Two architectural options have been considered - 30 medium earth orbit (MEO) satellites at a 24,000km (15,000 miles) altitude, and a combined MEO and geostationary earth orbit (GEO) option comprising 24 MEO satellites and eight GEO ones. "Both options have been presented to the Galileo steering committee and they will decide on which one is to go forward to the EU transport ministers in December," says Healy. Thirty ground stations positioned worldwide will be required to monitor the quality of the signals from the satellites. The ground structure of the European Geostationary Navigation Overlay System (EGNOS) - the first phase in Europe's GNSS programme and set to start service from the end of 2003 - will form part of the ground segment of Galileo.

Europe secured the vital radio frequencies required for the Galileo signal at the World Radiocommunication Conference (WRC 2000) in Istanbul, Turkey, in May. "Europe scored a major success here, with the desired frequency bands assigned," says Healy. "We got large chunks of bands for Galileo, enough frequencies to provide a reasonable system."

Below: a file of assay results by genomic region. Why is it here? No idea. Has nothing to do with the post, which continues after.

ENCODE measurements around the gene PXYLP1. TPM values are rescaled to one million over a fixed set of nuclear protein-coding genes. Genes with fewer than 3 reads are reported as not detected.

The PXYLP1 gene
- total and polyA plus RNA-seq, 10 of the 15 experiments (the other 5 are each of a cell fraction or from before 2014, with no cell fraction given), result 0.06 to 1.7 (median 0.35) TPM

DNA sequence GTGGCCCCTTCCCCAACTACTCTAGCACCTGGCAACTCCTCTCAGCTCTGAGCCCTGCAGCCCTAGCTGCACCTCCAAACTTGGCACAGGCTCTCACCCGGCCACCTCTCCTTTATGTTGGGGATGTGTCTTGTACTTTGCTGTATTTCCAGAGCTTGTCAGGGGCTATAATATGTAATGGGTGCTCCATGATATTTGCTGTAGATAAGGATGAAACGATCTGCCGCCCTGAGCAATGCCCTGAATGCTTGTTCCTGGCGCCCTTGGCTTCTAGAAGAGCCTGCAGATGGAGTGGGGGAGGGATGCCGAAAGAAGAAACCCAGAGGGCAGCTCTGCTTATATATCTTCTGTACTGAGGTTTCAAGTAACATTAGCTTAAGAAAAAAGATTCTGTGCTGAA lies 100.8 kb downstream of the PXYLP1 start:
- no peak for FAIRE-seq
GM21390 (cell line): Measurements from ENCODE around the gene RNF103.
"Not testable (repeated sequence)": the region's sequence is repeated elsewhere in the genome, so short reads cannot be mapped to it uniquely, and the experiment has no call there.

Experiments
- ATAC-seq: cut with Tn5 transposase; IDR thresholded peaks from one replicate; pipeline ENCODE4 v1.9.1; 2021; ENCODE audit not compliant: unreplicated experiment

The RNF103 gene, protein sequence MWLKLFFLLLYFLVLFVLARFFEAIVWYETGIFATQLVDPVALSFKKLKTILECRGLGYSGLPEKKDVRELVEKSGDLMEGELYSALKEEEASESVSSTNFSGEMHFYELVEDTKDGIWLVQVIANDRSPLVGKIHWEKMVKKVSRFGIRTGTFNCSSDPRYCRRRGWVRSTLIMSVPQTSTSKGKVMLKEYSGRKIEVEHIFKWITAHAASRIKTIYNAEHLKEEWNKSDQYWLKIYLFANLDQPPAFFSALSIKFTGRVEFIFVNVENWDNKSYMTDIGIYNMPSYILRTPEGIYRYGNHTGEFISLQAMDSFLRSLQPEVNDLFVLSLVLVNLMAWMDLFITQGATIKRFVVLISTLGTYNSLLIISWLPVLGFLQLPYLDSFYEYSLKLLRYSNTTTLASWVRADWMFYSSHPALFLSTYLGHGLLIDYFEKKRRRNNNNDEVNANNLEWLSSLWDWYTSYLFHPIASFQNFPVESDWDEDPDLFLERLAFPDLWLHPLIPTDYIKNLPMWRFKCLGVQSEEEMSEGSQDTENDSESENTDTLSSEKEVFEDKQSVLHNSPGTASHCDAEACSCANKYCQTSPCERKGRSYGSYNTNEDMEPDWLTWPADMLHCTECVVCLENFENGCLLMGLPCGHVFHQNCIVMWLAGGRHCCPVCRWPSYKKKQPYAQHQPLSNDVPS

While technical issues are set to be resolved by December, financial issues will not be. Galileo development will require funding of just under c3 billion, with annual operational costs of approximately c250 million from 2008.

Galileo is cheap

Compared with other European programmes, Galileo is cheap, according to the EC. It is "the equivalent of 100km of high-speed rail track in open country". The EC and European Space Agency (ESA) will commit €1.45 billion to Galileo, but private industry is expected to foot the rest of the bill - approximately €1.5 billion plus annual operational costs - in a private-public partnership (PPP).